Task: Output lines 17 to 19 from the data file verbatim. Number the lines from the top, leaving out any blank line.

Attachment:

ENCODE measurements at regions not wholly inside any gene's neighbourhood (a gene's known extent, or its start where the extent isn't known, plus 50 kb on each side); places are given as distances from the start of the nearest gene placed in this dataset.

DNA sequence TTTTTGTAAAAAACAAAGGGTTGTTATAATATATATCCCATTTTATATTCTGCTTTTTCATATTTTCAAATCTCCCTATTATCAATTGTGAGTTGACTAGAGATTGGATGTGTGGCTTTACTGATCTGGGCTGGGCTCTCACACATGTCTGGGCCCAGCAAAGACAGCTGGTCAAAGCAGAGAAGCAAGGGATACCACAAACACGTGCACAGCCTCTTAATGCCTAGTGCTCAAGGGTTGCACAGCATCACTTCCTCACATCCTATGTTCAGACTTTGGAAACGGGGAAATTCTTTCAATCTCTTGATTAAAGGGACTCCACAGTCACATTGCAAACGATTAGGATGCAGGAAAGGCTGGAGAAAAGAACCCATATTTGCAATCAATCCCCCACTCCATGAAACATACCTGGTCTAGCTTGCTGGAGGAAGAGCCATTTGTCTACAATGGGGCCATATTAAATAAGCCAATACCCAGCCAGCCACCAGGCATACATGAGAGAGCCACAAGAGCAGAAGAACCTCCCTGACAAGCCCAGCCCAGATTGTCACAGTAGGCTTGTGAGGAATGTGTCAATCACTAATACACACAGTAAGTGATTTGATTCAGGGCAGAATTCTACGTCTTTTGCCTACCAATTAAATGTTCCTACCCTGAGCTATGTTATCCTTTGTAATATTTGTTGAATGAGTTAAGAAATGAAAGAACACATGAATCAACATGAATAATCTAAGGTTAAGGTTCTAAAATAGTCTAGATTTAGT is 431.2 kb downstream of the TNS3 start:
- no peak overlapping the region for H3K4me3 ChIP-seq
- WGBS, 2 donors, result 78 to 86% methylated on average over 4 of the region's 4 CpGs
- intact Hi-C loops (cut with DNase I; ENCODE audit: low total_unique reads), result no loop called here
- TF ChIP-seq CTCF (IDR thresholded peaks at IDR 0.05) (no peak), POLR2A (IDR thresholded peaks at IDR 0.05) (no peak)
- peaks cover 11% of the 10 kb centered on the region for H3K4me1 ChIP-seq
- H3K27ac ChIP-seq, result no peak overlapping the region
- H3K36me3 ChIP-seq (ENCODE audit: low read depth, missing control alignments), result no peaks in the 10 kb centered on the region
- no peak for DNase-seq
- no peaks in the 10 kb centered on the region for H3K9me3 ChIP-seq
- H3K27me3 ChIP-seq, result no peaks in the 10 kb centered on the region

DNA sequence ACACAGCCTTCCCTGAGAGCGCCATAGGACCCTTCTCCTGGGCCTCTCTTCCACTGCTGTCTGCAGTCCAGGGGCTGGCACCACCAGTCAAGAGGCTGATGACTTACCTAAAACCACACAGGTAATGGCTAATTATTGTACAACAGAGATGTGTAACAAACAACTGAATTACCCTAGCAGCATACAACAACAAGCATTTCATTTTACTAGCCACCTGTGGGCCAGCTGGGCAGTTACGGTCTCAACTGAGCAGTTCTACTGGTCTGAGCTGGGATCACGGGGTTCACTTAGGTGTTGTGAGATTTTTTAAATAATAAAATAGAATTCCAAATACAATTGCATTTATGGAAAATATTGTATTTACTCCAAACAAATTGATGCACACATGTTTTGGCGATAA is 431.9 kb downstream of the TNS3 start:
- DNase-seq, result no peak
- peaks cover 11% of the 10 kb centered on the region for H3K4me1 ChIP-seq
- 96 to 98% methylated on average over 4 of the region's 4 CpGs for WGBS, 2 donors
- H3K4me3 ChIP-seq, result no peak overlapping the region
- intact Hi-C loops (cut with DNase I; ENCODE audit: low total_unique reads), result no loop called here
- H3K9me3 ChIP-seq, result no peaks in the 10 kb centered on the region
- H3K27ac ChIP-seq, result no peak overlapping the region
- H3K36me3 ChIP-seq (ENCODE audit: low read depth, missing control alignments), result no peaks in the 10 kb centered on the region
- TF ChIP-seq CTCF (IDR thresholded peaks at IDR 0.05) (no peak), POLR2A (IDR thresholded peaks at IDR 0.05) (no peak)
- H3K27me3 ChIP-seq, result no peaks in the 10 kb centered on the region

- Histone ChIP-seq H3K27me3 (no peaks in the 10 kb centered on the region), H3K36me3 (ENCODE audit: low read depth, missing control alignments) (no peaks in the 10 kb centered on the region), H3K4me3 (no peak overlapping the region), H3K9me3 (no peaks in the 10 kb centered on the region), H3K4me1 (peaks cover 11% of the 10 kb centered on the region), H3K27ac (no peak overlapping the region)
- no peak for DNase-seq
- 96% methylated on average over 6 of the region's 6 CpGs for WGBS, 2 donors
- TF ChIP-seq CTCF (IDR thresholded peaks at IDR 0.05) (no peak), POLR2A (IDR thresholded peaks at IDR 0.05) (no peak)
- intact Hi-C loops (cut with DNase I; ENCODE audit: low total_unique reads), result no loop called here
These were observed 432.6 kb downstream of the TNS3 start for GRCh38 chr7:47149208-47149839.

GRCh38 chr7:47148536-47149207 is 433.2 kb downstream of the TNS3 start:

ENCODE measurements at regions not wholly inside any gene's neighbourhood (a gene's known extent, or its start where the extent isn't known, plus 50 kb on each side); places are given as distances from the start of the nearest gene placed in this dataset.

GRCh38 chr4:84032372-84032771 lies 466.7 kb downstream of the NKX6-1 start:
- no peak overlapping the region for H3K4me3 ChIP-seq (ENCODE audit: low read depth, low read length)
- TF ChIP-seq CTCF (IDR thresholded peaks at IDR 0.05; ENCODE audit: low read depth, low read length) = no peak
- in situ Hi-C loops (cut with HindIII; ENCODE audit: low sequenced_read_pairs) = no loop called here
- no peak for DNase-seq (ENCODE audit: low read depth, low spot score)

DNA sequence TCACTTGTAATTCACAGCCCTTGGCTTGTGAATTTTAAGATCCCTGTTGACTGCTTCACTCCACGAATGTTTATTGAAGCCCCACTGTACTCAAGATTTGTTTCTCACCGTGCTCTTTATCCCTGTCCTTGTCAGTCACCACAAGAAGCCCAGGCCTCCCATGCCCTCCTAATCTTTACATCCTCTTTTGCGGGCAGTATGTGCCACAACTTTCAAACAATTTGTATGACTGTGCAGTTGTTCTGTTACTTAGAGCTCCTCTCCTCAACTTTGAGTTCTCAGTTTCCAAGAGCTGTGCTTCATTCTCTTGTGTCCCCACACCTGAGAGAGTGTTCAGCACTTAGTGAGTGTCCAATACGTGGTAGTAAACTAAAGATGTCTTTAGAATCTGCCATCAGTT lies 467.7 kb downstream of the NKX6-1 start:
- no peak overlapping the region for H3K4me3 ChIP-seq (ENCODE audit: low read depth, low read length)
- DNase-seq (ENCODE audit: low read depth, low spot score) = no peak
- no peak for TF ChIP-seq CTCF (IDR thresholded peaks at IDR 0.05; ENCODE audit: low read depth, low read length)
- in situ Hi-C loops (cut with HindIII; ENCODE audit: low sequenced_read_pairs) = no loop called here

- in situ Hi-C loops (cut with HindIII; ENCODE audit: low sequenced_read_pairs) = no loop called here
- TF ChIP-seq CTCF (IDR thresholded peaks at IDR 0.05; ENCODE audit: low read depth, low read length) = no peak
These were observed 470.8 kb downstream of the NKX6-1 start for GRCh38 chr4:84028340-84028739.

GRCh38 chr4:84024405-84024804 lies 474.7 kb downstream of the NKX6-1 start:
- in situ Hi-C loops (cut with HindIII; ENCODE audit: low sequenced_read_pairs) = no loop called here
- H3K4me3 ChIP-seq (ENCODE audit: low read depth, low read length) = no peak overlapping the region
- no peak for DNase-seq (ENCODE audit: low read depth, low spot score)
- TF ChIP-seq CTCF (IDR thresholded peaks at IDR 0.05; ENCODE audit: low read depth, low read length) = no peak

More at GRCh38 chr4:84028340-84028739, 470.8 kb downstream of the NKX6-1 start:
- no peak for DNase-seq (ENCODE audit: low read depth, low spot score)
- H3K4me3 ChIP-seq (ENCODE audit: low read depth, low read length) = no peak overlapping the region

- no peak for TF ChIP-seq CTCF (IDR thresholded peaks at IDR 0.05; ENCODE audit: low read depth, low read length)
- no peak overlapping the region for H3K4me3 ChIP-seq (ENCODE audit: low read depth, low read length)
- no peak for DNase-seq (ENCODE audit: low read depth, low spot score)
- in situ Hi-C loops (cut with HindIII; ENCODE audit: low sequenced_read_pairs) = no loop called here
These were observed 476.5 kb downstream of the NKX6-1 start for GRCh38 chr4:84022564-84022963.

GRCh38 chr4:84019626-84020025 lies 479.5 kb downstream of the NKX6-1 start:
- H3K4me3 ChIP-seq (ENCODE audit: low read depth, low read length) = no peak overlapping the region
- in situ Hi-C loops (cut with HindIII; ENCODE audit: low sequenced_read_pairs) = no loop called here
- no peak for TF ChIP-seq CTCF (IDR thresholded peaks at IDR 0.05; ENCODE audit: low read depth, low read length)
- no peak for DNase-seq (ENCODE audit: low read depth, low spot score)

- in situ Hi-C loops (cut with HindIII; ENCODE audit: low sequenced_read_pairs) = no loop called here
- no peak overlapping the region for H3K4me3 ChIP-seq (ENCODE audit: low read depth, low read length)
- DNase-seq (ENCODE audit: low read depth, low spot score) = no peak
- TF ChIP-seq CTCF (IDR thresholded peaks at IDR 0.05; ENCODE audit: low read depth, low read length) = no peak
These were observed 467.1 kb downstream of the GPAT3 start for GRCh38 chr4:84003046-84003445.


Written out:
- H3K4me3 ChIP-seq, result no peak overlapping the region
- intact Hi-C loops (cut with DNase I; ENCODE audit: low total_unique reads), result no loop called here
- H3K9me3 ChIP-seq, result no peaks in the 10 kb centered on the region